Protip: The best espresso in Whistler Blackcomb is Lift Coffee Company. It’s located a few steps from the Whistler Village Gondola, Blackcomb Excalibur Gondola, and Fitzsimmons Express lift.

On our second day, we rode the Peak 2 Peak Gondola from Blackcomb to Whistler on our quest for Whistler peak. The Peak 2 Peak Gondola is the longest unsupported lift span in the world (3.024 km / 1.88 mi) and is the highest of its kind, residing at approximately 1,800 m / 5,900 ft and having a ground clearance of 436 m / 1,427 ft.

It is a high-elevation express highway linking Blackcomb and Whistler mountains, and it’s magnificent.

Peak 2 Peak is a must-do in Whistler if nothing else but to experience being suspended in the valley.

If you squint, you can see the oncoming gondola (near the glass glare). The valley is vast.

I am impressed by engineering feats, and Peak 2 Peak was no exception. How in the hell did they build that thing?

Protip: Join the special queue in either terminal to ride in one of two glass-bottomed gondolas.

Whistler mountain Peak 2 Peak terminal

When we arrived on Whistler mountain from Peak 2 Peak, we went down a short run to the Peak Express chairlift, where we waited in a long queue for this final lift to Whistler peak (hidden from view in the photo below).

I realized how high up we were once we alighted the Peak Express chairlift, and I took off my skis and walked around “the plaza”. Whistler peak is at an elevation of 2,182 m / 7,160 ft. The nearly 360-degree views are incredible.

The plaza boasts a snow-blasted Inukshuk, a set of Olympic rings, and a building that I think is a weather station.

An Inukshuk is a human-made structure of stones used by the Inuit and other peoples of the Arctic region of North America. Inuit marker stones were used to warn of danger, mark places of respect, or simply show the way. They were conceived to resemble their makers, hence their name, “inukshuk,” which means “in human likeness”.

There is no shortage of Inukshuks in Vancouver and Whistler Blackcomb. We purchased a miniature Inukshuk at Granville Market in Vancouver and have it proudly displayed in our home! It shows the way to many things, the bedrooms, the bathrooms, the rooftop deck, and most importantly, the beer and wine fridge.

We visited Whistler peak a few times. On the first trip down, we took a narrow blue run that ran alongside the edge of the mountain. Basically, one wrong turn and you’re dead. Peter did not like this run because it was not wide enough to “schuss-schuss” back and forth to slow our speeds. I enjoyed the run because it gave breathtaking views.

On the second trip down, Peter declared that we were going down The Saddle, which is also a blue run and gets its name from its appearance from afar, where it resembles the side view of a horse saddle. I declined immediately because I could see the run from the chairlift, which looked like a near-vertical drop, but then I fell to peer pressure and tackled it anyway.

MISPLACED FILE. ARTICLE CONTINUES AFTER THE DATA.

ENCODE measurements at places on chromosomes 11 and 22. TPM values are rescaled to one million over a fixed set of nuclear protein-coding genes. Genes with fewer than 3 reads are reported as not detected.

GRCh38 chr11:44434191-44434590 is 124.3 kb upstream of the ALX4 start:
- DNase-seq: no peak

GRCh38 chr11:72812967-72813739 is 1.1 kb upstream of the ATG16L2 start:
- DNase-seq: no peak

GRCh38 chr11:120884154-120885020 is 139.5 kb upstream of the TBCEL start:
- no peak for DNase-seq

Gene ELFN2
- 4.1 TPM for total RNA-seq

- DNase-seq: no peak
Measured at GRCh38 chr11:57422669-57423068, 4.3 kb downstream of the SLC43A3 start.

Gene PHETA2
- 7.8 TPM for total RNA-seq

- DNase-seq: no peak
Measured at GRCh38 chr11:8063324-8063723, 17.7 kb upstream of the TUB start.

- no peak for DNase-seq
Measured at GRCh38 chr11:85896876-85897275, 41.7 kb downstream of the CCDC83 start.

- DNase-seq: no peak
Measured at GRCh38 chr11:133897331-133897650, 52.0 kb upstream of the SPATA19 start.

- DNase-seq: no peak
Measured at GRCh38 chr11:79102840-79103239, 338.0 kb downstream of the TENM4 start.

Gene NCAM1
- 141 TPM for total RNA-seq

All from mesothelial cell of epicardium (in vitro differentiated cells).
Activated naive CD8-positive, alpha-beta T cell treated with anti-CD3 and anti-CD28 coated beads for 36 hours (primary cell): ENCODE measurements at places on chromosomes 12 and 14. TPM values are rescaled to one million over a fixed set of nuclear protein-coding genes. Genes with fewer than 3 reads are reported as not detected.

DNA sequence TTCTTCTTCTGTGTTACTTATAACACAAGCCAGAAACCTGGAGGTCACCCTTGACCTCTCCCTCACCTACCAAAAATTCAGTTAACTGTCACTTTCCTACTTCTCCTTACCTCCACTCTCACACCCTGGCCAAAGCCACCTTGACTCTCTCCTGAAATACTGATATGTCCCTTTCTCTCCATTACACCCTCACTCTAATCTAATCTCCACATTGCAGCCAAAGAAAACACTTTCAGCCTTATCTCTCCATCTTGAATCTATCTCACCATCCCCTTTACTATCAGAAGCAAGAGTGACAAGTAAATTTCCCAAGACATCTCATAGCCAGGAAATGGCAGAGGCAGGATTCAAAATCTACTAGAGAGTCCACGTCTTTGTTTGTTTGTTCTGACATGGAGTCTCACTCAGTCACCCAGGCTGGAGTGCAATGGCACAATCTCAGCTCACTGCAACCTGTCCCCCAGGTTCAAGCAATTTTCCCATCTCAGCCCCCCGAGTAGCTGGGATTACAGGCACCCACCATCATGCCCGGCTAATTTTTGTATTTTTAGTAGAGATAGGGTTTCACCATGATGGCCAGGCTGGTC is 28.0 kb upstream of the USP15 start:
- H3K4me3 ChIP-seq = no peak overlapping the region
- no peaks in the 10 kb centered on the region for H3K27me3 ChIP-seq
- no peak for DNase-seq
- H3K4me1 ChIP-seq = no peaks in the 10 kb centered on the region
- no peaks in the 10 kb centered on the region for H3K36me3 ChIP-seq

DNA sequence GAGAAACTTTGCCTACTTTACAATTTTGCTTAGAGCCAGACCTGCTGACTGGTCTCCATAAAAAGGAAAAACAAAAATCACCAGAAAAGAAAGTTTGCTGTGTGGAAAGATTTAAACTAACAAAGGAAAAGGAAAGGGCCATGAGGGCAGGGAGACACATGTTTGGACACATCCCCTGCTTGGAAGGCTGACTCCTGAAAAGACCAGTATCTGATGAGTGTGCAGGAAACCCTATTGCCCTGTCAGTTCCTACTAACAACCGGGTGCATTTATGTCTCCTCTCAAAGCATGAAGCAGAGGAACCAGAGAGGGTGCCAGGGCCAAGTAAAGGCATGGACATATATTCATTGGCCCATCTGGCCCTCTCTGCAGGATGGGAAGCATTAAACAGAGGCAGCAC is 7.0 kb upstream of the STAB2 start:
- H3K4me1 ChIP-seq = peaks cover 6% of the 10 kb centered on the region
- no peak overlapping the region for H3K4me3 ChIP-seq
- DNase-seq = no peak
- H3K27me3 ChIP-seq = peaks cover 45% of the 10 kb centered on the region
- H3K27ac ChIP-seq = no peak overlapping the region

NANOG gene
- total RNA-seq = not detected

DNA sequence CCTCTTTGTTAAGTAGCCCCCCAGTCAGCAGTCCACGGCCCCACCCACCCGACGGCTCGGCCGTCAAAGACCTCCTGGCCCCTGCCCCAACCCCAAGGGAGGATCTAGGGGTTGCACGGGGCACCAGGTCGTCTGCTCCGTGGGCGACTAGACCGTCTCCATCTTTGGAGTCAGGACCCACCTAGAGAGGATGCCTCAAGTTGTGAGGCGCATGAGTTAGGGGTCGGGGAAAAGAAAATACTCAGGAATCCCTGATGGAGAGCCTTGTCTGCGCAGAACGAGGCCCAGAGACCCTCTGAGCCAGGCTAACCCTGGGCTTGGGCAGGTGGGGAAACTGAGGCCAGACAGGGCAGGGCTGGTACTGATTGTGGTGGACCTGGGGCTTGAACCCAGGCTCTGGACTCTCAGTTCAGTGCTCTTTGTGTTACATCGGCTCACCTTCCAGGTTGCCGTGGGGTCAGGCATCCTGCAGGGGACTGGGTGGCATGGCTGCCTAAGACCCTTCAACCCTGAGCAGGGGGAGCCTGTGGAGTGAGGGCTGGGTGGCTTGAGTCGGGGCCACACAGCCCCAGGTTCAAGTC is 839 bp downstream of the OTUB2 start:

The Saddle is known as one of the best runs in Whistler because of the panoramic views, and I agree that the view was great (when I was not staring at the ground). The run was hell. Pure ice. Vertical drop. Too crowded. Lots of crashes. Peter fell. I cursed.

The skiers in the photo below are standing at the edge of the vertical drop. The bottom of the drop cannot be seen in this photo, and what appears to be the bottom is actually another run further down the mountain.

The Saddle, Whistler

On our third day, we ascended Blackcomb mountain as far as we could to Hortsman Hut at an elevation of 2,284 m / 7,494 ft. Though ~300 ft higher than Whistler peak, it felt lower in elevation because we only had 180-degree views as we were not at the actual peak. Blackcomb peak is at an elevation of 2,440 m / 8,000 ft.

Fun fact: The difference between altitude and elevation is as follows…

  • Altitude: The vertical distance between an object and the local surface of the Earth; typically used only to describe aircraft height
  • Elevation: The vertical distance between the local surface of the Earth (or object) and sea level; typically used to describe the height of ground or a feature (mountain) fixed to the ground.

There was an actual hut (log cabin) at Hortsman Hut and another Inukshuk.

Fun fact: The Inukshuk design seen in my photos and throughout the 2010 Vancouver Olympics in the official five-colored design is named Ilanaaq.

There is no shortage of runs from Hortsman Hut. As mentioned previously, I enjoy runs with views, whether a narrow run through trees or panoramic views of the skyline, so my favorite run from Hortsman Hut was the aptly named Upper Panorama.

Our trip to Whistler was so much fun, and skiing was easy for me this time. I was never sore, and, aside from at the end of the day, my legs never tired.

Being in an ex-winter Olympic host city during the Winter Olympics was magical. We spent the daytime skiing and then tuned in to watch the professionals do their thing during après ski and in the evenings. Magical. Just magical.